Sustained unresponsiveness to peanut in subjects who have completed peanut oral immunotherapy. 2014

J Allergy Clin Immunol. Author manuscript; available in PMC 2015 Feb 1.
Published in final edited form as:
PMCID: PMC3960331

Sustained unresponsiveness to peanut in subjects who have completed peanut oral immunotherapy

LINK TO: Sustained unresponsiveness to peanut in subjects who have completed peanut oral immunotherapy. J Allergy Clin Immunol. 2014 Feb;133(2):468-75.

“Layperson explanation”

This study measured “Sustained Unresponsiveness” after OIT. “Sustained unresponsiveness” is a term which means “no reaction” (unresponsive) to the allergen in a food challenge after a patient stops taking their daily maintenance dose. The effect of “not responding” is sustained even after the patient stops regular eating of the allergen.
In this study, they started recruiting patients in March 2007, with a final 39 patients, 29 of whom completed the initial study. Overall, 27 of 29 (93%) reached the total peanut dose of 3.9 g with no more than mild symptoms, suggesting successful desensitization to peanut protein. Two subjects did not ingest the maximal dose and stopped after 2.1 g. One stopped because of parental anxiety, and the other because of mild urticaria and 1 vomiting episode. See the original study, published in 2009: 
With this final part of the study they were down to 24 patients from the original 39: 6 who withdrew due to symptoms and 9 who withdrew for personal and other reasons.
After they passed a successful food challenge, all of them stopped daily dosing for 4 weeks. Then they did a food challenge. 50% of the 24 patients  passed the challenge and were called “Treatment Successes” and had reached  “sustained unresponsiveness”. If they passed, they were advised to incorporate peanut into the diet “at their pleasure”  at least several days per week instead of dosing daily.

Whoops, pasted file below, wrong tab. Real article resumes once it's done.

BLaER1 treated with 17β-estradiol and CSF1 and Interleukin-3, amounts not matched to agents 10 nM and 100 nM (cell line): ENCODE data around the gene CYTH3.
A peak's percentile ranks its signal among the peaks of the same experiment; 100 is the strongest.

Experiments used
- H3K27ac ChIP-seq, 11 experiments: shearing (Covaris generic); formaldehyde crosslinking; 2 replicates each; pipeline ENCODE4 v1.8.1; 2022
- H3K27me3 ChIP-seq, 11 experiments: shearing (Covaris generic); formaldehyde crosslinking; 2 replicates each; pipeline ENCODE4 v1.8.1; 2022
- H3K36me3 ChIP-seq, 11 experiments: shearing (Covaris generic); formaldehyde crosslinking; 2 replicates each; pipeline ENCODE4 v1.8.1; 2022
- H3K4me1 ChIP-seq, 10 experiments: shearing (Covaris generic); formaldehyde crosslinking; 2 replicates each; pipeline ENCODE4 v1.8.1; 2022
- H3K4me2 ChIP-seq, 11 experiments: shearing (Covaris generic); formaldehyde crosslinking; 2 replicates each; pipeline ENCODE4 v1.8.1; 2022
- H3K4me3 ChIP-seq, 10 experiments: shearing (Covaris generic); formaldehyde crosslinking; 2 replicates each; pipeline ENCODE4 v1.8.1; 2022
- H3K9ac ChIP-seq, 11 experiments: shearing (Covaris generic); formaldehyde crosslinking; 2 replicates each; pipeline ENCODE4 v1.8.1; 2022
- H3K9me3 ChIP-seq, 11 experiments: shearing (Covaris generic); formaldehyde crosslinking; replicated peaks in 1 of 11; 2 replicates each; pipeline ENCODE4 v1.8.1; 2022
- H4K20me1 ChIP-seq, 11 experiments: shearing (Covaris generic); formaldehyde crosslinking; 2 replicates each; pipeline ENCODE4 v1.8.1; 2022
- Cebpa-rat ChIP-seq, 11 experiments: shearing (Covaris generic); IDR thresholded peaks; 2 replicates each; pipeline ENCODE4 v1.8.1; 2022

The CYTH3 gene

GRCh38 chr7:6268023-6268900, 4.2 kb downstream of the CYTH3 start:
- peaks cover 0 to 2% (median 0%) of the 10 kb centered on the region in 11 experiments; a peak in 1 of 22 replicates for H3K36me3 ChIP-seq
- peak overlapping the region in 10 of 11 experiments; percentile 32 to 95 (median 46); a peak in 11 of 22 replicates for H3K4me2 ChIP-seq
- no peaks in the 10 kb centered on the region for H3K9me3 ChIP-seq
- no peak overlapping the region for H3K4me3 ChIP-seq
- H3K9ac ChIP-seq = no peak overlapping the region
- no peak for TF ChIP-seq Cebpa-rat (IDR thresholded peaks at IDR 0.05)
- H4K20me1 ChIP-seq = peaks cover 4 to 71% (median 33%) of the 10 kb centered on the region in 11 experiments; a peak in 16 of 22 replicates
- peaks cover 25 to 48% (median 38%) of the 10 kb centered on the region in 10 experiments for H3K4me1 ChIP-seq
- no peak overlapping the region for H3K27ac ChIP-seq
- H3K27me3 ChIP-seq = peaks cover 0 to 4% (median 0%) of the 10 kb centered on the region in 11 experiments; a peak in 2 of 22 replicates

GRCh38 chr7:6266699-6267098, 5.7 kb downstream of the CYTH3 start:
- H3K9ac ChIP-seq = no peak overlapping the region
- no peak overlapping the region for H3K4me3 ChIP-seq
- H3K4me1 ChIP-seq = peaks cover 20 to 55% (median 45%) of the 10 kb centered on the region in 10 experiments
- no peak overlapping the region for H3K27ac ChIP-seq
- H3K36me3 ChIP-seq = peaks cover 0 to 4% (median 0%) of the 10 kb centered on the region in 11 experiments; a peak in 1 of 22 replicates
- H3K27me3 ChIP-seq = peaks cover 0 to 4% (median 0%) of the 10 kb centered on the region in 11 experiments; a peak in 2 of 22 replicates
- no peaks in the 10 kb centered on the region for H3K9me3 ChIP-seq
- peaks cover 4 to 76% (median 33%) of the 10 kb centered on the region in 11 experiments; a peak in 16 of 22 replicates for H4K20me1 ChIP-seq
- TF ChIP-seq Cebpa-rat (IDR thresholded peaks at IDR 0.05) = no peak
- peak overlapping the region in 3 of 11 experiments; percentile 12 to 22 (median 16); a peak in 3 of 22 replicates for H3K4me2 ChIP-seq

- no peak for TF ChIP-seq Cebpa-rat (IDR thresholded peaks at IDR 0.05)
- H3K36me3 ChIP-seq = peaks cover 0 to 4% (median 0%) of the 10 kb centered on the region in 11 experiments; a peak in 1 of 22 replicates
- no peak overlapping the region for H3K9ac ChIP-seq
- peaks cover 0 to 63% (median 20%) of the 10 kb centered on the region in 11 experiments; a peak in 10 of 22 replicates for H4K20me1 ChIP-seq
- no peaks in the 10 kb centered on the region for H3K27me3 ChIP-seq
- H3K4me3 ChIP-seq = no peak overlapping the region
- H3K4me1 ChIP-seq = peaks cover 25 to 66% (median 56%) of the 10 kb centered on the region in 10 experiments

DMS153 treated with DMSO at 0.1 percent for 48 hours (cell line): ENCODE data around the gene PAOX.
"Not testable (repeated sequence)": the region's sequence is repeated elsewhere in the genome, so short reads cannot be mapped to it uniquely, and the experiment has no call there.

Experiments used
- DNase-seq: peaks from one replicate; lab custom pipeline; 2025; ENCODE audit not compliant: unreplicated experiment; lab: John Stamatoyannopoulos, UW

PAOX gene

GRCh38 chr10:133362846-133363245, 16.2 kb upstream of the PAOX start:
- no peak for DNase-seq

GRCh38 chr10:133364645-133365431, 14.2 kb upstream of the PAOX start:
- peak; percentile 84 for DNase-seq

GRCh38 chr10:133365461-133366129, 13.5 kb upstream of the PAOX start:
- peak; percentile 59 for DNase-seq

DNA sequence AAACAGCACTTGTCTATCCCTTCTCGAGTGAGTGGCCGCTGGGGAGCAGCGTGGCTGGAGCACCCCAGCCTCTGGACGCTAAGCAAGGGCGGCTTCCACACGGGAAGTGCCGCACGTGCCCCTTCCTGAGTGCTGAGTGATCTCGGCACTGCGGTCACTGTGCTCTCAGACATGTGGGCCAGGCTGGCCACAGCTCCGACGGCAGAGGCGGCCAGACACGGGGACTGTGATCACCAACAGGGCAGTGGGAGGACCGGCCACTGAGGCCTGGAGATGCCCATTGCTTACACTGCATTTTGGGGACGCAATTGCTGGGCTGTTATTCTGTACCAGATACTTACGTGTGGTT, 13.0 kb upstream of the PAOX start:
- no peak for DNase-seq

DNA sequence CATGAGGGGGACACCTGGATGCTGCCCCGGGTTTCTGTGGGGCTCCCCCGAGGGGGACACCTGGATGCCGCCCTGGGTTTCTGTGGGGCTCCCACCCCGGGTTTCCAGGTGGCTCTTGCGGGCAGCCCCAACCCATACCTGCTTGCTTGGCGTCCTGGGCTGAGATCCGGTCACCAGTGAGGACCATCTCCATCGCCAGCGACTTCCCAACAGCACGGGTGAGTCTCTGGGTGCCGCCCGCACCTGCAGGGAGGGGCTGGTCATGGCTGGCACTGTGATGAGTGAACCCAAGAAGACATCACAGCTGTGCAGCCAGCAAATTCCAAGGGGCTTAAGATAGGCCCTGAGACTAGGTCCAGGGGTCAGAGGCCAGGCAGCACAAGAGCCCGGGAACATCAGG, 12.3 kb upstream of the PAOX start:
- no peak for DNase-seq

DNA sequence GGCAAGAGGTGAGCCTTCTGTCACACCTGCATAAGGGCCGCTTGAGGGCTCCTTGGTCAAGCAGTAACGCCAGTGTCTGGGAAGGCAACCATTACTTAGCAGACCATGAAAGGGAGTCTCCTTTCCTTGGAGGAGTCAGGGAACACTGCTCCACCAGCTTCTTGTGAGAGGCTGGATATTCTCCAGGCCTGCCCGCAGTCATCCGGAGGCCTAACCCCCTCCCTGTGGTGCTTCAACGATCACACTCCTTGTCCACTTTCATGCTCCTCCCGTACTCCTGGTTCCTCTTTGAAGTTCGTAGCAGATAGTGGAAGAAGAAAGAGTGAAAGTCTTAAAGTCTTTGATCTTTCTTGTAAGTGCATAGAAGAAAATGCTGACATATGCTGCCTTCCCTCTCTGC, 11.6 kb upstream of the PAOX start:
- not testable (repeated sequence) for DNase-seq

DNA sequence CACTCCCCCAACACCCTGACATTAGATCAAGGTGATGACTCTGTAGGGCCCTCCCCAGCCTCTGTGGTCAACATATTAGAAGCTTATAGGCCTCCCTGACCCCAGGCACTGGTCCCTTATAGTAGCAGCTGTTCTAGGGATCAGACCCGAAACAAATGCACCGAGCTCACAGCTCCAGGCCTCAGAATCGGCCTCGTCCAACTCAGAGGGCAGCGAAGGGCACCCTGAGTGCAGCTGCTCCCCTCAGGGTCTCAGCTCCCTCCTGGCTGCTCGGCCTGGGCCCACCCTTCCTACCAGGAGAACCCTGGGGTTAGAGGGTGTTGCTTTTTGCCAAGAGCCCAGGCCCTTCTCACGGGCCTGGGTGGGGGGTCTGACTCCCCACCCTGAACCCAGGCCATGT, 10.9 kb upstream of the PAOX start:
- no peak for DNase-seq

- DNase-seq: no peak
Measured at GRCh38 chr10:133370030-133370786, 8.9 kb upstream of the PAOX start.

Notably, the other half who did not  sustained unresponsiveness were called “Treatment Failures,” BUT were they really? They were still able to consume a much larger amount of peanut, with less severe reactions, than they could at the study’s outset. Note that the half that “failed” being able to eat unlimited peanuts after being off therapy for a month were still able to eat 10-12 peanuts with the majority being able to eat 12!!! Not one subject in the study ate less than 10 peanuts after totally discontinuing peanut ingestion for a month. The half that were treatment “failures” resumed OIT. So half the kids started losing desensitization after being off OIT for a month but 10-12 peanuts is certainly way more than bite-proof /CC protection.

You can read an easy summary of these major study here:

“Our findings suggest for the first time that in peanut-allergic patients, long-term treatment with oral immunotherapy may produce sustained benefits allowing introduction of peanut back into the diet,” said study author Dr. Brian Vickery, Assistant Professor Of Pediatrics at the University of North Carolina.”

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